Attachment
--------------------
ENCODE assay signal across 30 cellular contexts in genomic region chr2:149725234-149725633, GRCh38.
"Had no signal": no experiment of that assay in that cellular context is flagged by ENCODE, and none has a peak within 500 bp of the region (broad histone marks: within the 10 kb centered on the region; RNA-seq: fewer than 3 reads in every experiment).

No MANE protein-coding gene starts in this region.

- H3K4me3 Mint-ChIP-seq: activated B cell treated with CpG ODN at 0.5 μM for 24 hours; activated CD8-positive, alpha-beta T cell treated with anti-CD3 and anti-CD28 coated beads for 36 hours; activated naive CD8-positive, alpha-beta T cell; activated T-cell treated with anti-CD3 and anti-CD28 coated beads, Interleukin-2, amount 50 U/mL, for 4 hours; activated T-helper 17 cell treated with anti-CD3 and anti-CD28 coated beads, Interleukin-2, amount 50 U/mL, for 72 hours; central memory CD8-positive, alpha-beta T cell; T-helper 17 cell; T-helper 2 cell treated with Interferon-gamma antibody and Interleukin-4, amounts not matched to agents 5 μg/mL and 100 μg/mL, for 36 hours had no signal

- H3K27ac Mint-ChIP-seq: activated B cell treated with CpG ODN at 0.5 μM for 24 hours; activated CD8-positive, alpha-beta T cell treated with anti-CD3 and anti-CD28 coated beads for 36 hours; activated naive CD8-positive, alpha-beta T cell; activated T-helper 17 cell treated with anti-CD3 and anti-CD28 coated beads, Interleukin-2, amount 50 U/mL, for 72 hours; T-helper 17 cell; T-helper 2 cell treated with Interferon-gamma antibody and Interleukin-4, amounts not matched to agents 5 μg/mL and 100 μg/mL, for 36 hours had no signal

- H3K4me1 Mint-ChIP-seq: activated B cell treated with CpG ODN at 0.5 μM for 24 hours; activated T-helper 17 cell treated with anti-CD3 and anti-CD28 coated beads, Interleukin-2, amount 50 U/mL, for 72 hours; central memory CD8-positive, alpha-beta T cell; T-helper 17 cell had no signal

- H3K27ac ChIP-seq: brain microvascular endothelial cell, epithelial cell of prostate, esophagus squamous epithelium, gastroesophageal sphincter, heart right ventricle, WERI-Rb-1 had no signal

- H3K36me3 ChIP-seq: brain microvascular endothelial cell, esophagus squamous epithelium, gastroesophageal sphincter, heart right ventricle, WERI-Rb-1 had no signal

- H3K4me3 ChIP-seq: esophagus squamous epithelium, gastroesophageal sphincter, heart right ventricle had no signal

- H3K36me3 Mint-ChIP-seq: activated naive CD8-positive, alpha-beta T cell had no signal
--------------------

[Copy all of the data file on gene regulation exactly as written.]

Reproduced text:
ENCODE assay signal across 30 cellular contexts in genomic region chr2:149725234-149725633, GRCh38.
"Had no signal": no experiment of that assay in that cellular context is flagged by ENCODE, and none has a peak within 500 bp of the region (broad histone marks: within the 10 kb centered on the region; RNA-seq: fewer than 3 reads in every experiment).

No MANE protein-coding gene starts in this region.

- H3K4me3 Mint-ChIP-seq: activated B cell treated with CpG ODN at 0.5 μM for 24 hours; activated CD8-positive, alpha-beta T cell treated with anti-CD3 and anti-CD28 coated beads for 36 hours; activated naive CD8-positive, alpha-beta T cell; activated T-cell treated with anti-CD3 and anti-CD28 coated beads, Interleukin-2, amount 50 U/mL, for 4 hours; activated T-helper 17 cell treated with anti-CD3 and anti-CD28 coated beads, Interleukin-2, amount 50 U/mL, for 72 hours; central memory CD8-positive, alpha-beta T cell; T-helper 17 cell; T-helper 2 cell treated with Interferon-gamma antibody and Interleukin-4, amounts not matched to agents 5 μg/mL and 100 μg/mL, for 36 hours had no signal

- H3K27ac Mint-ChIP-seq: activated B cell treated with CpG ODN at 0.5 μM for 24 hours; activated CD8-positive, alpha-beta T cell treated with anti-CD3 and anti-CD28 coated beads for 36 hours; activated naive CD8-positive, alpha-beta T cell; activated T-helper 17 cell treated with anti-CD3 and anti-CD28 coated beads, Interleukin-2, amount 50 U/mL, for 72 hours; T-helper 17 cell; T-helper 2 cell treated with Interferon-gamma antibody and Interleukin-4, amounts not matched to agents 5 μg/mL and 100 μg/mL, for 36 hours had no signal

- H3K4me1 Mint-ChIP-seq: activated B cell treated with CpG ODN at 0.5 μM for 24 hours; activated T-helper 17 cell treated with anti-CD3 and anti-CD28 coated beads, Interleukin-2, amount 50 U/mL, for 72 hours; central memory CD8-positive, alpha-beta T cell; T-helper 17 cell had no signal

- H3K27ac ChIP-seq: brain microvascular endothelial cell, epithelial cell of prostate, esophagus squamous epithelium, gastroesophageal sphincter, heart right ventricle, WERI-Rb-1 had no signal

- H3K36me3 ChIP-seq: brain microvascular endothelial cell, esophagus squamous epithelium, gastroesophageal sphincter, heart right ventricle, WERI-Rb-1 had no signal

- H3K4me3 ChIP-seq: esophagus squamous epithelium, gastroesophageal sphincter, heart right ventricle had no signal

- H3K36me3 Mint-ChIP-seq: activated naive CD8-positive, alpha-beta T cell had no signal